“The Australia Council might have been able to provide more targeted support to those that are struggling,” she said. “Many companies face a squeeze on their day-to-day operations and there is no pathway to solve that.

“That said, the fund is providing support for the sector, and any money is more welcome than no money.”

Osborne said the Blue Room had been well supported by donors and philanthropists through COVID and the organisation had been active in generating other sources of income.

“It’s not super bleak for us. We’ve been really well supported. People believe in what we’ve been doing here for the last 31 years,” she said.

Top level institutions have also had to dig deep in the absence of extra government funding.

Art Gallery of WA (AGWA) Director Colin Walker said the organisation was fortunate in the additional support it received from the AGWA Foundation, corporate supporters and other donors to help compensate for lost revenue during the forced extended closure last year and the ongoing dip in visitor numbers (forty per cent of gallery visitors are tourists from outside WA).

A traditional Aboriginal painiting, comprised of two sets of circles within circles, depicted in dots. The rings in between are different colours. The palette of the dots and rings is earthy colours - ochres - pinks, browns, yellows, oranges, creams.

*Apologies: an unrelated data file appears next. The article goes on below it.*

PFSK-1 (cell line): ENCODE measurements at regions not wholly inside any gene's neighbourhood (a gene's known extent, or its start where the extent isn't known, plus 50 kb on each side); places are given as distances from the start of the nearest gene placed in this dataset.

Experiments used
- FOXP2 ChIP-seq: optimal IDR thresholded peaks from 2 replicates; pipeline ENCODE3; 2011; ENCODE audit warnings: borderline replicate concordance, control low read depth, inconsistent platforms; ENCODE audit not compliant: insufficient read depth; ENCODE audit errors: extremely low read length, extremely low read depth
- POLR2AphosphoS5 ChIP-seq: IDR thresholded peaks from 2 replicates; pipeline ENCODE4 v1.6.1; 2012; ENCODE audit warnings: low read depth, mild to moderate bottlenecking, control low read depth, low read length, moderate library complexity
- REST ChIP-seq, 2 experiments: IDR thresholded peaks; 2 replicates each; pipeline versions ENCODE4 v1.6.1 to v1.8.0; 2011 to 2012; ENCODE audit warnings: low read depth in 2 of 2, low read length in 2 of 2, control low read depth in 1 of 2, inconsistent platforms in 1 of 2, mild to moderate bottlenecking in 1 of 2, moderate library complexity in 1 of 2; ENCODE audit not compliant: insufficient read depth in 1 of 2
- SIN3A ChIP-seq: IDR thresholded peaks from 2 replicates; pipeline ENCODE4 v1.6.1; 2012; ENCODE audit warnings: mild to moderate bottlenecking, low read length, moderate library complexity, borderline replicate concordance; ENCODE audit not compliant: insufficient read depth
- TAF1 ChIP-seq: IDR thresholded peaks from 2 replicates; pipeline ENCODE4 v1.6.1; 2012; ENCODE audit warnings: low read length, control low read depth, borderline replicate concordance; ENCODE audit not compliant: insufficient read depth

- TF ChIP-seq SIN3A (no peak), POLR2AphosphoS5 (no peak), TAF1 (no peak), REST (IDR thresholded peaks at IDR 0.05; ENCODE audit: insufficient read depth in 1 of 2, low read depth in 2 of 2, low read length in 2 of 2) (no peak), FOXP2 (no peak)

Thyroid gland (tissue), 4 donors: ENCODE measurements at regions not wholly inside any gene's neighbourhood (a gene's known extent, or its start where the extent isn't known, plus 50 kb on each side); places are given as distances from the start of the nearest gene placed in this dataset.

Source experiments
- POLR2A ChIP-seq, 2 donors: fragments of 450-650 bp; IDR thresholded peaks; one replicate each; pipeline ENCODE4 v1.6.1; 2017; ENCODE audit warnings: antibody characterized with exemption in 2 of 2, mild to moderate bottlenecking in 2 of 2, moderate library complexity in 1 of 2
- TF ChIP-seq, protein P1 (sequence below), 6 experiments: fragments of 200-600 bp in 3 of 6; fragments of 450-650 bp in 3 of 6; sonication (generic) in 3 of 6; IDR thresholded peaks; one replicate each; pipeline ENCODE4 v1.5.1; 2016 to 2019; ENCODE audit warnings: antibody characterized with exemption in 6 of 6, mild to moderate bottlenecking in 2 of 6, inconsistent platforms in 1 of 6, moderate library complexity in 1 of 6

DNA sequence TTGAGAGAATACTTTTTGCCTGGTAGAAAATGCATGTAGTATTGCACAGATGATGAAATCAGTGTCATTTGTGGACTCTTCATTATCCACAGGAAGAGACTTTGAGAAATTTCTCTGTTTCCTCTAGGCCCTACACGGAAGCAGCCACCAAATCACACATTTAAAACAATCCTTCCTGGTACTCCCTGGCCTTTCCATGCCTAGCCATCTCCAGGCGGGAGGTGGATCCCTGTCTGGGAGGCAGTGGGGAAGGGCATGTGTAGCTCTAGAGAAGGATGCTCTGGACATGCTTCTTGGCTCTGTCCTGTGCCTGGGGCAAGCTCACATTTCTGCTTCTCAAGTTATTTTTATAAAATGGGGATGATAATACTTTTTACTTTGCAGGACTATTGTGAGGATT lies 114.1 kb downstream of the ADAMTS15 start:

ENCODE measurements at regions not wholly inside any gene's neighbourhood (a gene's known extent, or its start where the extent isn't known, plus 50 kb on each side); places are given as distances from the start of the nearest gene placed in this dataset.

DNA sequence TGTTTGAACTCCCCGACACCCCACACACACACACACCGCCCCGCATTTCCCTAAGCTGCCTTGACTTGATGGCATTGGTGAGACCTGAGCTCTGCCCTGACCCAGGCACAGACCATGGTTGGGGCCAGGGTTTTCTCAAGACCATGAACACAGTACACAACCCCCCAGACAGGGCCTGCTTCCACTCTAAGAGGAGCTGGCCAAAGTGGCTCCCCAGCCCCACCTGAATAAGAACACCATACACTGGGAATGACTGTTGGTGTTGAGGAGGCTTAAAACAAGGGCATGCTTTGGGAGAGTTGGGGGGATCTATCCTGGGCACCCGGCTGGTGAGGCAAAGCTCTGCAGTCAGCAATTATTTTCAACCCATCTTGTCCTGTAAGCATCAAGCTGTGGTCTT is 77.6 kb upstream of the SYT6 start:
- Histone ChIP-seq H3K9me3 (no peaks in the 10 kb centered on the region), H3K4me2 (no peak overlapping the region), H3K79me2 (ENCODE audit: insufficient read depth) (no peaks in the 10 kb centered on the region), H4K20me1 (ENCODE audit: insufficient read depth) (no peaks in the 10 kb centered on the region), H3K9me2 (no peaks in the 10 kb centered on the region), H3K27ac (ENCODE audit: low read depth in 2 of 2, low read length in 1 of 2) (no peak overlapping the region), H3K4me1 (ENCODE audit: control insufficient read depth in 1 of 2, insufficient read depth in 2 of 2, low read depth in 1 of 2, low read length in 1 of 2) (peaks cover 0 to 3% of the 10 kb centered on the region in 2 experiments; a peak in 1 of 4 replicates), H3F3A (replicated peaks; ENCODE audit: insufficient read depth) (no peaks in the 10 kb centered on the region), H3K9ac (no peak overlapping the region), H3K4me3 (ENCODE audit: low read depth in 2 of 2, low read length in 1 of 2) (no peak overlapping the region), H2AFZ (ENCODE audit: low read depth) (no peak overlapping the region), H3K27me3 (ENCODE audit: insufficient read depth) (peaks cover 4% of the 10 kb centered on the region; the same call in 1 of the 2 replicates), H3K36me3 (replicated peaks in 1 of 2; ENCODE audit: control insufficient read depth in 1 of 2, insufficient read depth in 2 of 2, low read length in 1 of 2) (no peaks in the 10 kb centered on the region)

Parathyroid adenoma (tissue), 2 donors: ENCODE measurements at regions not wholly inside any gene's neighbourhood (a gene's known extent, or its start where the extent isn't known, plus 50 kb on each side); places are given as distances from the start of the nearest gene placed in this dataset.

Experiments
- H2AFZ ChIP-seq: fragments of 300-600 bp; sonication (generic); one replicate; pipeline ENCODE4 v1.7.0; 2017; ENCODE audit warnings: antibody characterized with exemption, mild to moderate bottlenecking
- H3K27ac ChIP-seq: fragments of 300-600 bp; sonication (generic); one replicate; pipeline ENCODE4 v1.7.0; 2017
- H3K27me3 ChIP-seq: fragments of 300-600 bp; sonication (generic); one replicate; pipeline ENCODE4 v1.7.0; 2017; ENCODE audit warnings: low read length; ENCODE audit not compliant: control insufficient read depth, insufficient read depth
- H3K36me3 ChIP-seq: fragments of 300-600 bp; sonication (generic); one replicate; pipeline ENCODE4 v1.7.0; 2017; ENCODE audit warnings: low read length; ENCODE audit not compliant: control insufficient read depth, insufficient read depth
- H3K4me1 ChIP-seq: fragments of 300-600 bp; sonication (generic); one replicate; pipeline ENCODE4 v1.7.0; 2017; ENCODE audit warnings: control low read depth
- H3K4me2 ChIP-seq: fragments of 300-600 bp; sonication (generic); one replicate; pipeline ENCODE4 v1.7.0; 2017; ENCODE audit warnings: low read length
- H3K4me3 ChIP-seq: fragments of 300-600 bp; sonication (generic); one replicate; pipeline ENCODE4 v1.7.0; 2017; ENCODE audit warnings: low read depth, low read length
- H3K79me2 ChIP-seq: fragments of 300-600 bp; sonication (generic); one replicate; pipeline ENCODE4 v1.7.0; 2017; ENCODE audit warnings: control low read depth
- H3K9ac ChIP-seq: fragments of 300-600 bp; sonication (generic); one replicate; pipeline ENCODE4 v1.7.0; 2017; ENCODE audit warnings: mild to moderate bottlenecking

One of the 130 artworks acquired as part of the AGWA Foundation Stimulus Package: Corban Clause Williams Kaalpa (Kalypa, Canning Stock route 23) 2020. Acrylic on canvas, 121 x 76 cm. State Art Collection, Art Gallery of Western Australia. Purchased through the Art Gallery of Western Australia Foundation: COVID-19 Arts Stimulus Package, 2020.

This money was largely poured back into the industry through a $1.5 million support package, including a $2000 payment to every WA artist represented in the AGWA collection to generate archival content around their practice, and the purchase of 130 artworks for the collection from Aboriginal art centres and independent artists.